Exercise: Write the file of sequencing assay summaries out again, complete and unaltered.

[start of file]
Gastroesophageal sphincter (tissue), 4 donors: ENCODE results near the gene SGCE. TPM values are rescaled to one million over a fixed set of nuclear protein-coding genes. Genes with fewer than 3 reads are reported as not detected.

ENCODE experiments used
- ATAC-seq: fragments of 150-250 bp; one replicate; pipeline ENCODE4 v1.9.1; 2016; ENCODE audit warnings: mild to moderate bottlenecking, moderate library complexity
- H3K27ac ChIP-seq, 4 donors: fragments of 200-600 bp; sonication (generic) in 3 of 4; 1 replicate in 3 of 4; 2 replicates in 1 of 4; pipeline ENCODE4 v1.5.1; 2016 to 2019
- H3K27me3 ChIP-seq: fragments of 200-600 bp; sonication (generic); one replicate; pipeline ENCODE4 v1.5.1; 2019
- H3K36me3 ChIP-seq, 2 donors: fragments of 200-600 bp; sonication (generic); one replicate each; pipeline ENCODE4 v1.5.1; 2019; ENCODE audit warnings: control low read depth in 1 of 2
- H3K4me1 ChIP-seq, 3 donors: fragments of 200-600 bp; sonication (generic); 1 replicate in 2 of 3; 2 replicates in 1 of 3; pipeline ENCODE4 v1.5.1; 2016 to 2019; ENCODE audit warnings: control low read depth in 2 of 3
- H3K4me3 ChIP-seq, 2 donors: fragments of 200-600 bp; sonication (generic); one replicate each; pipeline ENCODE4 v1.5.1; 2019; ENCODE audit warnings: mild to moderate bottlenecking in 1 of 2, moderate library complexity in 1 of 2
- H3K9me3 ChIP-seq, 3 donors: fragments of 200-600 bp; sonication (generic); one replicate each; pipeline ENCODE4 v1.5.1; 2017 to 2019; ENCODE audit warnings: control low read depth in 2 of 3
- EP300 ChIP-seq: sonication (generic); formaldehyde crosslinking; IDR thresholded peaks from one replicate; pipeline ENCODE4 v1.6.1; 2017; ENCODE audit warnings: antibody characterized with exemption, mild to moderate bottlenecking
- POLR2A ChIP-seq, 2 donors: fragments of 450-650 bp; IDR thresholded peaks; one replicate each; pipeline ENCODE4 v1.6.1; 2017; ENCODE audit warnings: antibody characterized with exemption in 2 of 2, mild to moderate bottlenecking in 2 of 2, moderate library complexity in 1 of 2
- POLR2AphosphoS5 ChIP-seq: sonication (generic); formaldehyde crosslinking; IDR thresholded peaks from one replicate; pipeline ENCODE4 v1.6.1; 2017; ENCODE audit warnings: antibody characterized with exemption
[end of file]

Gastroesophageal sphincter (tissue), 4 donors: ENCODE results near the gene SGCE. TPM values are rescaled to one million over a fixed set of nuclear protein-coding genes. Genes with fewer than 3 reads are reported as not detected.

ENCODE experiments used
- ATAC-seq: fragments of 150-250 bp; one replicate; pipeline ENCODE4 v1.9.1; 2016; ENCODE audit warnings: mild to moderate bottlenecking, moderate library complexity
- H3K27ac ChIP-seq, 4 donors: fragments of 200-600 bp; sonication (generic) in 3 of 4; 1 replicate in 3 of 4; 2 replicates in 1 of 4; pipeline ENCODE4 v1.5.1; 2016 to 2019
- H3K27me3 ChIP-seq: fragments of 200-600 bp; sonication (generic); one replicate; pipeline ENCODE4 v1.5.1; 2019
- H3K36me3 ChIP-seq, 2 donors: fragments of 200-600 bp; sonication (generic); one replicate each; pipeline ENCODE4 v1.5.1; 2019; ENCODE audit warnings: control low read depth in 1 of 2
- H3K4me1 ChIP-seq, 3 donors: fragments of 200-600 bp; sonication (generic); 1 replicate in 2 of 3; 2 replicates in 1 of 3; pipeline ENCODE4 v1.5.1; 2016 to 2019; ENCODE audit warnings: control low read depth in 2 of 3
- H3K4me3 ChIP-seq, 2 donors: fragments of 200-600 bp; sonication (generic); one replicate each; pipeline ENCODE4 v1.5.1; 2019; ENCODE audit warnings: mild to moderate bottlenecking in 1 of 2, moderate library complexity in 1 of 2
- H3K9me3 ChIP-seq, 3 donors: fragments of 200-600 bp; sonication (generic); one replicate each; pipeline ENCODE4 v1.5.1; 2017 to 2019; ENCODE audit warnings: control low read depth in 2 of 3
- EP300 ChIP-seq: sonication (generic); formaldehyde crosslinking; IDR thresholded peaks from one replicate; pipeline ENCODE4 v1.6.1; 2017; ENCODE audit warnings: antibody characterized with exemption, mild to moderate bottlenecking
- POLR2A ChIP-seq, 2 donors: fragments of 450-650 bp; IDR thresholded peaks; one replicate each; pipeline ENCODE4 v1.6.1; 2017; ENCODE audit warnings: antibody characterized with exemption in 2 of 2, mild to moderate bottlenecking in 2 of 2, moderate library complexity in 1 of 2
- POLR2AphosphoS5 ChIP-seq: sonication (generic); formaldehyde crosslinking; IDR thresholded peaks from one replicate; pipeline ENCODE4 v1.6.1; 2017; ENCODE audit warnings: antibody characterized with exemption